Railing against the cuts?
09 June 2010
In 1941, Lord Beaverbrook – Churchill’s Minister of Supply - passed an order compulsorily requisitioning all post-1850 iron gates and railings for the war effort. The metal was to be taken to steelworks, melted down and turned into munitions. The propaganda value of this was not lost on the government. In a time of crisis and austerity: make the public feel they are involved and can ‘do their bit’. It’s good for morale.
In 2010, a similar sentiment is being tapped into. Through a proposed process of consultation and deliberation with the public, the government is establishing a broad consensus on both the need for deep cuts and their focus – all in the name of balancing the deficit, or else… Thus, it aims to establish a kind of legitimacy for the pain which is sure to follow.
Public consultations do have their merits but can also mislead, misinform and even backfire.
The Work Foundation has significant experience of conducting such deliberative exercises about the Public Value of services and institutions in the public realm. We have conducted ‘Citizen Jury’ exercises to assess the extent to which the public see the value of the Royal Opera House or big art collections. We conducted a large survey of the public to establish how much they would be willing to pay for the BBC Licence Fee and we have worked with the British Library, the Metropolitan Police, the London Borough of Lewisham and many others to identify precisely how the public judge whether a ‘public’ service is valued by the man and woman in the street.
A couple of lessons emerge from our work in this area. First, consultation is a good idea. In general, the public like to feel their views are being sought and that they can, even in a small way, play a part in decisions which affect their lives or the services available to them.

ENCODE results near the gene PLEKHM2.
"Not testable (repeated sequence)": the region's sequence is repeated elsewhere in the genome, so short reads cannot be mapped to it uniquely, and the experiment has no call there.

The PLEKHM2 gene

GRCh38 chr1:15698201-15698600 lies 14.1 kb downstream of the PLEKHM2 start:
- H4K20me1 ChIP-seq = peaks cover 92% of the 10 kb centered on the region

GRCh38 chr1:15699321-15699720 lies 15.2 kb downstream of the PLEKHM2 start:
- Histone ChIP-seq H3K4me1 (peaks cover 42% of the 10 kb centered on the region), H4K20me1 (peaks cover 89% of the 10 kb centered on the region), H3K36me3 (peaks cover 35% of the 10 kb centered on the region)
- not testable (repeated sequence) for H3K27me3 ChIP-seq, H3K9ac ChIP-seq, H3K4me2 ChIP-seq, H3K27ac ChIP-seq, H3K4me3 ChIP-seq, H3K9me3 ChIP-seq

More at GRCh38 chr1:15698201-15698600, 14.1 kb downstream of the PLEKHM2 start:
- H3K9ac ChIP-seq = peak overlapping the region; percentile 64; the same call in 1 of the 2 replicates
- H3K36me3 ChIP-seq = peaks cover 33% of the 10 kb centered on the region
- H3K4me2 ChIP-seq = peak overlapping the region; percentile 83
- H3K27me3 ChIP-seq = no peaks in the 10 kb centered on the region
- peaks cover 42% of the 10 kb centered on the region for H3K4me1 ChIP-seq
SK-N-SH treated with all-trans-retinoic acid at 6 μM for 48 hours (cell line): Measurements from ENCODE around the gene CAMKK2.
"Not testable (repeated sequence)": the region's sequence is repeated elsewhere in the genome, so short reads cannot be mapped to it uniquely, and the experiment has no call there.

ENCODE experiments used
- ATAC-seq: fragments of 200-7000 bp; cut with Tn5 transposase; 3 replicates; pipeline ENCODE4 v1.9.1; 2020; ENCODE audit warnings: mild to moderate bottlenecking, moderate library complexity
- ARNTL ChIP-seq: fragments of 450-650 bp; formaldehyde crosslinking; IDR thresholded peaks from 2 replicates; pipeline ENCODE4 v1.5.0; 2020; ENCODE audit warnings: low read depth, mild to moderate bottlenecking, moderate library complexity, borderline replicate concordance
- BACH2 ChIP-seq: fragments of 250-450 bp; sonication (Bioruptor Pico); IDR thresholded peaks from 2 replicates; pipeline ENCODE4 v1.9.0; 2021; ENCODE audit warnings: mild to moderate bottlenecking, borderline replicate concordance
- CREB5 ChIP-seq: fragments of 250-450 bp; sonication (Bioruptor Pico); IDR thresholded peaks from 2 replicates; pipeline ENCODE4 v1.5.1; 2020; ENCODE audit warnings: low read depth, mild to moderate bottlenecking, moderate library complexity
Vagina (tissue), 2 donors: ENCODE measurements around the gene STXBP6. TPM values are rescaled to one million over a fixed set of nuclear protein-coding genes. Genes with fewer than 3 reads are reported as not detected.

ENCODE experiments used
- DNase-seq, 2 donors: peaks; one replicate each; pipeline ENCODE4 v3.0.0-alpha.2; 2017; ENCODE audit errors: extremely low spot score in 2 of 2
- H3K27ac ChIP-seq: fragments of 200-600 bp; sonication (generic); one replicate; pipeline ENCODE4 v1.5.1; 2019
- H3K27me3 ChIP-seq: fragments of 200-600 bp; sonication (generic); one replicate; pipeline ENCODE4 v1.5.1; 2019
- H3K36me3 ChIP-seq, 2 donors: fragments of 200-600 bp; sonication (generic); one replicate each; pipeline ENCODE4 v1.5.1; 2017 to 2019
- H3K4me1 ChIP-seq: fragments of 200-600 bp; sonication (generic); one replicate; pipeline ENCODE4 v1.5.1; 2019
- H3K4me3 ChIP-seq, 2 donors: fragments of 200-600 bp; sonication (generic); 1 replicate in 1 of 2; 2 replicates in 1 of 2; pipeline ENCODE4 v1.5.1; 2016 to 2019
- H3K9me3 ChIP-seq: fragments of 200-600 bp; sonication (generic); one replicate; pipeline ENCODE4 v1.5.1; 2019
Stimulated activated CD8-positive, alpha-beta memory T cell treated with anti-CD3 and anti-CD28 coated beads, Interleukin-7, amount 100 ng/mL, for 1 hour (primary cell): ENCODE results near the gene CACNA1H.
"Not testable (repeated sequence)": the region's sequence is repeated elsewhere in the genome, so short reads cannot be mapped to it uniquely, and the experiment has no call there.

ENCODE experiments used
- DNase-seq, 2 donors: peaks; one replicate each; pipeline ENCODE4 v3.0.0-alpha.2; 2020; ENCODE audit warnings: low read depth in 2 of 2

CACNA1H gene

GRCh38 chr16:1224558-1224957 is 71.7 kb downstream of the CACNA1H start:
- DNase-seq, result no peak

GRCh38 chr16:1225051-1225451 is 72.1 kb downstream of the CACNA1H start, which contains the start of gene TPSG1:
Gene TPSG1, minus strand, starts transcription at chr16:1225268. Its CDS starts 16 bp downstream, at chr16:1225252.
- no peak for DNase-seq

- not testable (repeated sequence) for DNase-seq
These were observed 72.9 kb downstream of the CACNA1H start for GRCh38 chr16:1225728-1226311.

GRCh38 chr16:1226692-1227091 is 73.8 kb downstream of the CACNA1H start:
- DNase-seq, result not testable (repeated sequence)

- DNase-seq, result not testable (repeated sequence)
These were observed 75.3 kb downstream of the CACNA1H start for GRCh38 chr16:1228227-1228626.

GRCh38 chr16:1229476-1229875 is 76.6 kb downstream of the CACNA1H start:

Second, public consultation only paint one part of the picture. This means that, while many people might agree that managers in the NHS are surplus to requirements, very few can say with any insight what these managers actually do. Nor do they know what would happen to clinical or nursing workloads if large numbers of managerial posts were culled. So the consultation cannot descend into a crude popularity contest among public services or public servants.
Another risk , is that the public might feel conned about the whole deliberative process and that it is seen as a ‘sham’. They won’t want images of nurses or police officers joining the dole queues blamed on them, for example.
Back in 1941, Lord Beaverbrook found this out to his cost. Almost as soon as the council lorries disappeared with piles of railings, rumours began that the requisitioning of railings was no more than a propaganda exercise. To this day, nobody really knows what happened to them – but the popular view was that they were dumped at sea.
The government cannot afford for its consultation to be viewed with the same cynicism. Nor can it allow the views of the public to remain unfiltered or un-refined. The situation is too serious for shallow gestures.